This is the first subdivision in which I think the authors significantly misread a book. I will give some additional comments below

“The body of the book features stories about twelve leaders (2:6-16:31), with the stories arranged geographically, from Othniel in the south and moving further north each time, telling of the deeds of Ehud, Deborah, Gideon, Jephthah, and finally Samson, from teh tribe of Gan, which will secure territory for itself in the far north by the end of the book (ch. 18; cf. Josh. 19:47). (p167-168)

“The book opens with Judah cooperating with Simeon “his brother” to fight the Canaanites (1:3, 17). the uncoordinated action of the other tribes in chapter 1 is to be viewed as symptomatic of a serious decline in the national life of the one people of God.” (p168)

“The older critical view was that the figure of the judge grew out of local tribal heroes, but the book itself maintains a national perspective (e.g., 12:7: “Jephah judged Israel six years”), so that only one judge can officiate at any one time.” (p168) Not sure I agree with this, and most of the good biblical chronologists insist that that there is overlap in the timing of the judges who are ruling in different areas.

“Two Hebrew terms sum up the activity of the leaders, namely, they ‘save’ (root ys) (Judg. 3:31; 6:14) or ‘judge/lead’ (root spt) (10:3; 12:7, 8, 11, 13).” (p168)

“Her [Deborah] primary designation is as ‘a prophetess’ (4:4), and just as the later prophets directed kings (e.g., Samuel telling Saul to destroy Amelek in 1 Samuel 15), Deborah directs Barak.” (p169)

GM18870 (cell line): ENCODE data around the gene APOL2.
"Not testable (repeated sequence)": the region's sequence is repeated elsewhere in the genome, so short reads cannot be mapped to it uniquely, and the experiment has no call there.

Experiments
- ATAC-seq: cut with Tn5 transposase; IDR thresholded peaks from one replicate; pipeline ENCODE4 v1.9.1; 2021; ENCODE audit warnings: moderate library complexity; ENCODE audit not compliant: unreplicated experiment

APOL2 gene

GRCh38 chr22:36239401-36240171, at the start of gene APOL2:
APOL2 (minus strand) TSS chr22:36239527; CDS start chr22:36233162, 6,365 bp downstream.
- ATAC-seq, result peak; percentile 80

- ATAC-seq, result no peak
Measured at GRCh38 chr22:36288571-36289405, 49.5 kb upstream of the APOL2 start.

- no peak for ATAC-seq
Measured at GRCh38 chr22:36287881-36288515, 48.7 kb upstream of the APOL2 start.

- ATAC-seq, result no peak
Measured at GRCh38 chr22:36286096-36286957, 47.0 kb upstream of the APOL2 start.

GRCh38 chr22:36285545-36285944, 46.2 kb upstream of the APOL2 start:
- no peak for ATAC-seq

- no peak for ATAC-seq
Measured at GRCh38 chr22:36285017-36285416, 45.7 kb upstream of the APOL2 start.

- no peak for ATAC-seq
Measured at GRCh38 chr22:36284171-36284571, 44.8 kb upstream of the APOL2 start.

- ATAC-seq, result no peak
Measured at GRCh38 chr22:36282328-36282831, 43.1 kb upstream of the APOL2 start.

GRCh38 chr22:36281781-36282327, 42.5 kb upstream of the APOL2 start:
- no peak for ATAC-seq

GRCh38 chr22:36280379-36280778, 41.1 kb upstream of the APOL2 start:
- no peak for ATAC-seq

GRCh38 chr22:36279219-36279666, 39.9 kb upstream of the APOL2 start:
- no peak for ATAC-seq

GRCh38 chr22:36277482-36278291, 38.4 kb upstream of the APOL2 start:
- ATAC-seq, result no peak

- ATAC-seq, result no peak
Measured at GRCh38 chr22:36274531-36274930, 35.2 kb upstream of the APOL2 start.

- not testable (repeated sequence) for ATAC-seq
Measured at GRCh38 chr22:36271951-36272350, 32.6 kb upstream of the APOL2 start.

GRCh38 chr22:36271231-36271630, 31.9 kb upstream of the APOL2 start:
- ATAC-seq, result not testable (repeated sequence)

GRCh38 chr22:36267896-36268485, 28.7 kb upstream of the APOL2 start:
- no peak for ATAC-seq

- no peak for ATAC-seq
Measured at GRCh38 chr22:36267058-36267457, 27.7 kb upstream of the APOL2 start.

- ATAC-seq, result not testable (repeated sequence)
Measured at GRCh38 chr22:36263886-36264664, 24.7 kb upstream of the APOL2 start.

“Judges does not seem to see kingship as a viable option for God’s people at this time.” (p170)

“It seems best¬† to interpret Gideon’s statement in 8:23 [refusal of kingship] as expressing an exemplary sentiment, which, however, he may have failed to uphold in practice.” (p171)

“…Samson’s ethnic joke in 16:28: ‘that I may be avenged on the Philistines for one of my two eyes’ [our translation]; implying that the deaths of many Philistines are not worth the value of his two eyes).” (p172)

The two following quotes are representative of a reading by the authors of judges in relation to kingship, in which they see a strong discontinuity between judging and kingship, and read Judges in a far more positive light in view of this. I disagree, and given the suggestion of a future Israelite king in Deuteronomy, and the appalling concluding stories in the book, I see the lack of a more permanent ruler to represent a problem that will be “solved” wrongly through Saul and rightly through David.

“God’s use of the ad hoc office of judgeship, wherein leaders are raised up only when needed to address a crisis, shows that God is actively exercising his role as King over his people.” (p173)

“The refrain in the closing chapters (“In those days there was no king in Israel”), when read in context, implies that Israelite nation can function satisfactorily without kings.” (p174)

 

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